Symi Dream

Living on a Greek island

A Greek island blog from Symi in the Dodecanese islands of Greece. "James’s great talent lies in his careful observation of the absurd and the amusing, the dramas and the difficulties..." Anne Zouroudi.

Symi Dream - Living on a Greek island

Fun And Games

Fun And Games

I was watching from the balcony the other morning, just seeing what was going on down below when I saw a man hovering several feet above the sea. One of the new attractions at Nos beach (Paradise Beach) is the… The… (Don’t know what it’s called) the ‘floating over the water via water pressure jet boots’ thing.

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The appearance of this new toy/sport/distraction has caused some ruffled feathers on social media along the lines of, ‘We don’t want our Symi to have things like this,’ and ‘No! Not on my favourite island,’ with a few ‘What a shame it’s getting like Rhodes,’ and other judgemental complaints. Well, for a start, ‘becoming’ would have been a better verb than ‘getting’, but that aside, I might be more inclined to listen to the complaints of the complainers where actually residents here and were trying to eke out their livings from a tourism industry which has been declining over the years due to world economic problems. ‘Our island.’ I ask you! I’ve been living here nearly sixteen years, and it’s never going to be ‘my’ island. Yes, I know some people are worried that…

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Sorry, I was interrupted by someone having fun. Some people see things like this in use and are worried that we’re suddenly going to have huge all-inclusive hotels on Symi, Club 18-Hell tourists, young people who might actually enjoy themselves, and something called modernisation, so let me put your fears to rest. We’re not. You can hire all kinds of sea-sports equipment from this beach, and a few pleasure boats from the Nireus, but that’s about it. You can still find your tranquil places at St George and Nanou, Maruthunda and elsewhere where the only thing you’ll have to complain about are goats nosing through your bags. Besides, from what I am told, no-one actually here is disturbed by this new attraction.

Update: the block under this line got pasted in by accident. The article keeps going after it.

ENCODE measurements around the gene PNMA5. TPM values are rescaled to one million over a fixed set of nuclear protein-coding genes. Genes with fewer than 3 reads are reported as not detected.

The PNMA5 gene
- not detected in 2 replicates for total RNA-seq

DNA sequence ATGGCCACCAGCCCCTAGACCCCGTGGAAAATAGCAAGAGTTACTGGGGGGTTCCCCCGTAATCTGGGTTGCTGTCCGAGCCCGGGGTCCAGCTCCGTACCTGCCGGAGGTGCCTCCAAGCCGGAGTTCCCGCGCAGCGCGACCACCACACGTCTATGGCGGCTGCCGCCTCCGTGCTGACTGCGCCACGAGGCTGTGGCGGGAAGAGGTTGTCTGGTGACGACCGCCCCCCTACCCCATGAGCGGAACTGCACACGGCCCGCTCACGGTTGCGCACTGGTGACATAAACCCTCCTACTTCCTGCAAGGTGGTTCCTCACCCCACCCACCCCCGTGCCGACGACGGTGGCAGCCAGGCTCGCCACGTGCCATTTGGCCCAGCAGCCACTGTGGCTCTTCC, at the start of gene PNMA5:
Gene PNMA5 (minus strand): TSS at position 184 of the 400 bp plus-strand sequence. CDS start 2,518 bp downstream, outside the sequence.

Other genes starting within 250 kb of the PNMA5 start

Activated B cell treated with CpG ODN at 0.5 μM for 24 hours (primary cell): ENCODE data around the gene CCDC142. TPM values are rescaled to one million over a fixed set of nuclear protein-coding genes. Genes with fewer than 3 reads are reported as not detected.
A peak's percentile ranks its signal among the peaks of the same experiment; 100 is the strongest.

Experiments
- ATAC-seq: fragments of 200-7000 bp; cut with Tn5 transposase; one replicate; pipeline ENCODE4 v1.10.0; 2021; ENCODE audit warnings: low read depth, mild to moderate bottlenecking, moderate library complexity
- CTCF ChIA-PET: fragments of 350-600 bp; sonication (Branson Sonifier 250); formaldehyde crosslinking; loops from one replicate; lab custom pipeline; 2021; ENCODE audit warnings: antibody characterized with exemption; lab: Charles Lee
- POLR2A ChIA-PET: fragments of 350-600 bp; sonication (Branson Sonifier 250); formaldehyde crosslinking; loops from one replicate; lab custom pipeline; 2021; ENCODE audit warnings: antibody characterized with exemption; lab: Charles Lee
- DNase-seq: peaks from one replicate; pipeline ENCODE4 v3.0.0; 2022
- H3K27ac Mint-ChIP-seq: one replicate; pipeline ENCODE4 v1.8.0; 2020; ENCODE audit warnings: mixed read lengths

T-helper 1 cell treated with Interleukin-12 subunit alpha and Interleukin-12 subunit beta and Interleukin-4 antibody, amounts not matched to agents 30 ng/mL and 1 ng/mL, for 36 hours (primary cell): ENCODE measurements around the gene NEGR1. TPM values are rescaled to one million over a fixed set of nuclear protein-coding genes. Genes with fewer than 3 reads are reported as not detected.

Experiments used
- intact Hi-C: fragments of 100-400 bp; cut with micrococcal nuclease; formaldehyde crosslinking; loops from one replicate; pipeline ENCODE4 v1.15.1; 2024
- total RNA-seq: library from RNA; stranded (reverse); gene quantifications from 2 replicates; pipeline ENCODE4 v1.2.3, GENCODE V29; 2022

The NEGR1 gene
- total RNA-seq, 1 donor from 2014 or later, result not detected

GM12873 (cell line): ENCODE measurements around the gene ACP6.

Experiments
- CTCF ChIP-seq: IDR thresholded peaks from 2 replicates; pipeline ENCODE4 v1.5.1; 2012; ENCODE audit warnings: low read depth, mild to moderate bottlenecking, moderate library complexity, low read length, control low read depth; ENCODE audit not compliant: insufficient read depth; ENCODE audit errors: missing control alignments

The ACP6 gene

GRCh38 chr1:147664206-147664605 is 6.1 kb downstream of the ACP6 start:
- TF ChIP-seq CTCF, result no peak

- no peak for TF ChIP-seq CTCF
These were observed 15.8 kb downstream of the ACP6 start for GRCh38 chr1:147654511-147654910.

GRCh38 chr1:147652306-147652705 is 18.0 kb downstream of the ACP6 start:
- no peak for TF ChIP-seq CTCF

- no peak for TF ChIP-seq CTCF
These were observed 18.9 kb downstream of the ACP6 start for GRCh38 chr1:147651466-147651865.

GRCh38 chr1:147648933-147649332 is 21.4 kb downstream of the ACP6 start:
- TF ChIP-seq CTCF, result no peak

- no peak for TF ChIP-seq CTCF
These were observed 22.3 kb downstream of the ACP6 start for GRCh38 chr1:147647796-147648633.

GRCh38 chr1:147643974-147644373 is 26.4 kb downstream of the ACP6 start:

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Anyway, you get my message. I’ve no time for nimbies (not that I’ve heard of any actual Symi residents behaving as such), especially ones who claim island ownership because of their annual two-week holidays. Sorry if you’re one of them and that offends you; if it does, you’ll know how your comments make me feel. The bottom line in Greece right now is, everyone must make a living, and if you really supported the country, you’d support all endeavours and not moan about them from the safety of your computer.

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It also comes with dive control.

Maybe today’s mood comes from being awake at 4.00 a.m. An early night is always a good idea for someone who works best in the early hours, but whether I go to bed at nine as I did, or two in the morning (as I rarely do these days) I still wake up early. That’s what the last image is of; a quiet moment on the balcony without anyone having fun except for the mosquitos wanting breakfast, just as the sky was beginning to turn its pre-dawn orange.

Symi

Cyprus International Film Festival

Cyprus International Film Festival

I had a message yesterday from Rebecca Hall who was at the Cyprus International Film Festival to hear the reading of a scene from our screenplay, ‘Girl Gone Greek’, which is based on her novel of the same name. The message said (and it is yet to be confirmed) that the screenplay received a special mention at the awards ceremony, which is good news. As I’m talking about Cyprus, I thought I’d add some photos today from my trip there last year, so that’s what you’re getting today.

Symi Greece Symi Dream photos